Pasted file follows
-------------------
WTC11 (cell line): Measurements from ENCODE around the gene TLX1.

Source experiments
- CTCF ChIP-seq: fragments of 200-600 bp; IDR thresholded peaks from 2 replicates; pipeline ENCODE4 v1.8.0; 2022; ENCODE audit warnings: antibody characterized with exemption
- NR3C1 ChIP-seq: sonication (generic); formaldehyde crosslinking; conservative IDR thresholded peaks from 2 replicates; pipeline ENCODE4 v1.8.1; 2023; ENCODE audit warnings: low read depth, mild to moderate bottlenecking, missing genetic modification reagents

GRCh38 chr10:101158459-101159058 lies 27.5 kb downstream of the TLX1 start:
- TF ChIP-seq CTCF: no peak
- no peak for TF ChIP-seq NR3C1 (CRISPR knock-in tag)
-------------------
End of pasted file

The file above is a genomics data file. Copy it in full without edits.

WTC11 (cell line): Measurements from ENCODE around the gene TLX1.

Source experiments
- CTCF ChIP-seq: fragments of 200-600 bp; IDR thresholded peaks from 2 replicates; pipeline ENCODE4 v1.8.0; 2022; ENCODE audit warnings: antibody characterized with exemption
- NR3C1 ChIP-seq: sonication (generic); formaldehyde crosslinking; conservative IDR thresholded peaks from 2 replicates; pipeline ENCODE4 v1.8.1; 2023; ENCODE audit warnings: low read depth, mild to moderate bottlenecking, missing genetic modification reagents

GRCh38 chr10:101158459-101159058 lies 27.5 kb downstream of the TLX1 start:
- TF ChIP-seq CTCF: no peak
- no peak for TF ChIP-seq NR3C1 (CRISPR knock-in tag)